3 Red Flags That Show You Need a Work Timeout


The University of South Florida published a 2011 study in 2011 highlighting work productivity. On average, Americans get 14 days of vacation but use about 10. Those unused days over 5 years is equivalent to a work month.

Work productivity impacts us all. As civil servants, we are a customer-focused team.

To be transparent, I am on the tail end of a week-long vacation. During my trip, I had time to relax, refresh and recharge.

With the end of the summer approaching, it may be time to unplug from work and its demands.

3 signs you need a vacation

1. You’re making too many work mistakes

Everyone makes them from time to time. Wires get crossed, assumptions are made, or work distractions affect outcomes. The result could have lasting impact on your credibility and the agency’s bottom line.

Ask yourself – Did you have realistic expectations? Could you have delegated part of the task? Were you “multitasking” , and did not complete any task successfully?

It’s best to acknowledge your mistake, apologize, and try to correct it in the future.

2. You’re cynical about work

Some work days are better than others, but our attitude about work can navigate our day. Negativity can manifest itself in unlikely ways.

Cynicism can be contagious. Venting regarding a situation is normal, but if it’s a reoccurring problem-it becomes a problem.

Check your motives when you have those conversations. A vacation can could help you get out of the circling drain of cynicism.

3. You’re not physically well

Merriam-Webster defines stress as a state of mental tension and worry caused by problems in your life, work, etc.

Real or perceived stress can take a toll on our bodies. WebMD reported that we’re designed to handle small doses of stress.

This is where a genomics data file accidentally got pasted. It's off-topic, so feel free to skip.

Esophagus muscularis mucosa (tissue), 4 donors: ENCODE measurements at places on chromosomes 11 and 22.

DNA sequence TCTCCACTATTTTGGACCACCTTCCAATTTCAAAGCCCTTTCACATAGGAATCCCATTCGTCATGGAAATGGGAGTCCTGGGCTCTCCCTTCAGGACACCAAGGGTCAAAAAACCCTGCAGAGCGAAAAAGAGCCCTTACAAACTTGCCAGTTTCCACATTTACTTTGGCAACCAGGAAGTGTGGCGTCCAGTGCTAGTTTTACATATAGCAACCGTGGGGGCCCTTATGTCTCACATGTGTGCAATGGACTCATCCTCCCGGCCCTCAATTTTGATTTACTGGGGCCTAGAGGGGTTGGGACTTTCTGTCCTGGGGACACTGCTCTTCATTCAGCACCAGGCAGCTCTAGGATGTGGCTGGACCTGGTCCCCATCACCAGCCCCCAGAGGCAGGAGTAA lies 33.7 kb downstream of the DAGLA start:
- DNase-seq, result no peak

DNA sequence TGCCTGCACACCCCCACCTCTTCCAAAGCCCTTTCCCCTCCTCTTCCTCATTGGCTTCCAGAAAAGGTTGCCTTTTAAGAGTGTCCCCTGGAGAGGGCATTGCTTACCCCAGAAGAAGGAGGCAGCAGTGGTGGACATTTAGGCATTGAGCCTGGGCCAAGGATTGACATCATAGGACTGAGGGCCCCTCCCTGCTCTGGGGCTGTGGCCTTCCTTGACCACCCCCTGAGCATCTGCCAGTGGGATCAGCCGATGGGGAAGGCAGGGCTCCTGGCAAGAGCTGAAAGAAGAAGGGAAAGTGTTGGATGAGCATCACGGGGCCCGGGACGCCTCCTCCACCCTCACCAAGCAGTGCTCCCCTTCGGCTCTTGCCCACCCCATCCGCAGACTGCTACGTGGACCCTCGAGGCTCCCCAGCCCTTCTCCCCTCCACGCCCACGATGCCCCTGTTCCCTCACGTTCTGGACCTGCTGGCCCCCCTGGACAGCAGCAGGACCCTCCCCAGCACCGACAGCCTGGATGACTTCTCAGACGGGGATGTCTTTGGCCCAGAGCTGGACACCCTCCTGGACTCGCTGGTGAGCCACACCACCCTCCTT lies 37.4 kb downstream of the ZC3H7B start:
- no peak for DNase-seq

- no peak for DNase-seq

However, our bodies may suffer consequences in long-term situations. Headaches, muscle tension, sleeping problems are some physical signs.

Time off work could become a medical necessity.

If traveling is not in your budget, a quick day trip or stay-cation may suffice.

Chances are you will be glad you took the time off – and so will those around you.

Camille Doty is part of the GovLoop Featured Blogger program, where we feature blog posts by government voices from all across the country (and world!). To see more Featured Blogger posts, click here.

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Christina Smith

Excellent post, Camille! Thanks so much for writing this. I’m glad you got a well-deserved vacation this week! I need to remember to look for these red flags and make sure to stay rested and re-fueled myself.

Camille Doty

Thanks Christina for commenting on my post. Finding work-life balance is an art. I’m back at the office today, but still glowing.


It is shocking that people don’t take all of their vacation days. You make a great point that even if you can’t leave town you can still take a break from work. Excellent point Camille.

Yolonda Radford

Camille your post could not have come at a better time. Being able to help others as well as myself identify the red flags is very helpful. With govt. being an ever changing business, one can easily become frustrated, get burned out and forget to take care of self first. Thanks for reminding me ( I will tell others) that a stay-cation can be as beneficial as a vacation. It’s all about reflecting on your current position and getting re-charged for the next task at hand.

Camille Doty

My time away helped me to explore my creativity because I wasn’t pressured by time. I would like to make the most of my weekends even when I don’t go on vacation. After my Florida trip, I decided that I want to take swimming lessons. I enjoy the water.

Barbara Adamson

I’ve been taking a day off here and a day off there–making 3-day weekends for a couple years. I saved a lot of vacation time and I thought the 3-dayers were enough, but I found myself getting stressed an anxious at home and at work. Turns out it wasn’t until I finally took a full 3-week vacation that I got the mental break that I needed and had the opportunity to bond with my family.

Camille Doty

Barbara, I’m glad you realized what you needed and made the adjustment. That’s great. Thank you for reading my post and responding.